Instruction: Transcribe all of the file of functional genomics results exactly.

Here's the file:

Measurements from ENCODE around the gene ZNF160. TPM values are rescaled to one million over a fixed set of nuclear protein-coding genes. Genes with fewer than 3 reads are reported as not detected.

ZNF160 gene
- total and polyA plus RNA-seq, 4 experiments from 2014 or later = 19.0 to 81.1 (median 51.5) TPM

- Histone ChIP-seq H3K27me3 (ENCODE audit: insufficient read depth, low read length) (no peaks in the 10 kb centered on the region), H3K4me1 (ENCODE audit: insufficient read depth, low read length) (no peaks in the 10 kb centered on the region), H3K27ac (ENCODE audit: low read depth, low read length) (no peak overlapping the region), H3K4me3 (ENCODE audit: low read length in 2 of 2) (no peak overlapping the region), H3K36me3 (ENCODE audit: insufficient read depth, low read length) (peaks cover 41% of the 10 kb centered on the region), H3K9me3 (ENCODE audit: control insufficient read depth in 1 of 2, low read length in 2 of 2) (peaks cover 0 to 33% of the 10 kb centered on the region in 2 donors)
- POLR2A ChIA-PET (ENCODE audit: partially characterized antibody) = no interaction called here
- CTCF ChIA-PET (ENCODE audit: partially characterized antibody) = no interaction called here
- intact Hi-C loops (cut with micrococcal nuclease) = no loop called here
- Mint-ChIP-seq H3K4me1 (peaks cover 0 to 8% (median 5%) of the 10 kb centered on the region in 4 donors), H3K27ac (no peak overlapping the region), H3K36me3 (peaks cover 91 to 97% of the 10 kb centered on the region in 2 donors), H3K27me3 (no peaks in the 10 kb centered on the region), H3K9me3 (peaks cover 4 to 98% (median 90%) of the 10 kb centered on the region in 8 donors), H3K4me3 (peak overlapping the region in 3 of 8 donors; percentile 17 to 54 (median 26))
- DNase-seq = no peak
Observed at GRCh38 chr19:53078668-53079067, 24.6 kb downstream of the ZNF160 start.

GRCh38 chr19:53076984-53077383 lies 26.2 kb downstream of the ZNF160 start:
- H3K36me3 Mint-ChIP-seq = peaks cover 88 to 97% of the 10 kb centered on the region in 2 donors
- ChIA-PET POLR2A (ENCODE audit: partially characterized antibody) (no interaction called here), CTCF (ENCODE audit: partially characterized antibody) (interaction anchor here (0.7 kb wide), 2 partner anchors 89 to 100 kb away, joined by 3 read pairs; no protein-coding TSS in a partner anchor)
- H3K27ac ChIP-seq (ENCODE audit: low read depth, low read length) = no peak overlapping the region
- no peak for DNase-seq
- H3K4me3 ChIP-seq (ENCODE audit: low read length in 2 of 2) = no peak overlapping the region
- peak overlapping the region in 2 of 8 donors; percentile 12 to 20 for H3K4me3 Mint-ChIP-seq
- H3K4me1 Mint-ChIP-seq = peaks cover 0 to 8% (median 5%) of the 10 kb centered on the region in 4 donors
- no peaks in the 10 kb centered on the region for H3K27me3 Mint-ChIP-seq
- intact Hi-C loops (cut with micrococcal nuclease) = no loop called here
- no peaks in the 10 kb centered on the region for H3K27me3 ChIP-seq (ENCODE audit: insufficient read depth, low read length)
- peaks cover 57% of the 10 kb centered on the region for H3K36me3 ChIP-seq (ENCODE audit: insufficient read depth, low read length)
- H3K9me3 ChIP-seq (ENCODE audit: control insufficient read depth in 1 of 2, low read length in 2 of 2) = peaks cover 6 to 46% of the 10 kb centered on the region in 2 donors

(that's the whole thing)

Measurements from ENCODE around the gene ZNF160. TPM values are rescaled to one million over a fixed set of nuclear protein-coding genes. Genes with fewer than 3 reads are reported as not detected.

ZNF160 gene
- total and polyA plus RNA-seq, 4 experiments from 2014 or later = 19.0 to 81.1 (median 51.5) TPM

- Histone ChIP-seq H3K27me3 (ENCODE audit: insufficient read depth, low read length) (no peaks in the 10 kb centered on the region), H3K4me1 (ENCODE audit: insufficient read depth, low read length) (no peaks in the 10 kb centered on the region), H3K27ac (ENCODE audit: low read depth, low read length) (no peak overlapping the region), H3K4me3 (ENCODE audit: low read length in 2 of 2) (no peak overlapping the region), H3K36me3 (ENCODE audit: insufficient read depth, low read length) (peaks cover 41% of the 10 kb centered on the region), H3K9me3 (ENCODE audit: control insufficient read depth in 1 of 2, low read length in 2 of 2) (peaks cover 0 to 33% of the 10 kb centered on the region in 2 donors)
- POLR2A ChIA-PET (ENCODE audit: partially characterized antibody) = no interaction called here
- CTCF ChIA-PET (ENCODE audit: partially characterized antibody) = no interaction called here
- intact Hi-C loops (cut with micrococcal nuclease) = no loop called here
- Mint-ChIP-seq H3K4me1 (peaks cover 0 to 8% (median 5%) of the 10 kb centered on the region in 4 donors), H3K27ac (no peak overlapping the region), H3K36me3 (peaks cover 91 to 97% of the 10 kb centered on the region in 2 donors), H3K27me3 (no peaks in the 10 kb centered on the region), H3K9me3 (peaks cover 4 to 98% (median 90%) of the 10 kb centered on the region in 8 donors), H3K4me3 (peak overlapping the region in 3 of 8 donors; percentile 17 to 54 (median 26))
- DNase-seq = no peak
Observed at GRCh38 chr19:53078668-53079067, 24.6 kb downstream of the ZNF160 start.

GRCh38 chr19:53076984-53077383 lies 26.2 kb downstream of the ZNF160 start:
- H3K36me3 Mint-ChIP-seq = peaks cover 88 to 97% of the 10 kb centered on the region in 2 donors
- ChIA-PET POLR2A (ENCODE audit: partially characterized antibody) (no interaction called here), CTCF (ENCODE audit: partially characterized antibody) (interaction anchor here (0.7 kb wide), 2 partner anchors 89 to 100 kb away, joined by 3 read pairs; no protein-coding TSS in a partner anchor)
- H3K27ac ChIP-seq (ENCODE audit: low read depth, low read length) = no peak overlapping the region
- no peak for DNase-seq
- H3K4me3 ChIP-seq (ENCODE audit: low read length in 2 of 2) = no peak overlapping the region
- peak overlapping the region in 2 of 8 donors; percentile 12 to 20 for H3K4me3 Mint-ChIP-seq
- H3K4me1 Mint-ChIP-seq = peaks cover 0 to 8% (median 5%) of the 10 kb centered on the region in 4 donors
- no peaks in the 10 kb centered on the region for H3K27me3 Mint-ChIP-seq
- intact Hi-C loops (cut with micrococcal nuclease) = no loop called here
- no peaks in the 10 kb centered on the region for H3K27me3 ChIP-seq (ENCODE audit: insufficient read depth, low read length)
- peaks cover 57% of the 10 kb centered on the region for H3K36me3 ChIP-seq (ENCODE audit: insufficient read depth, low read length)
- H3K9me3 ChIP-seq (ENCODE audit: control insufficient read depth in 1 of 2, low read length in 2 of 2) = peaks cover 6 to 46% of the 10 kb centered on the region in 2 donors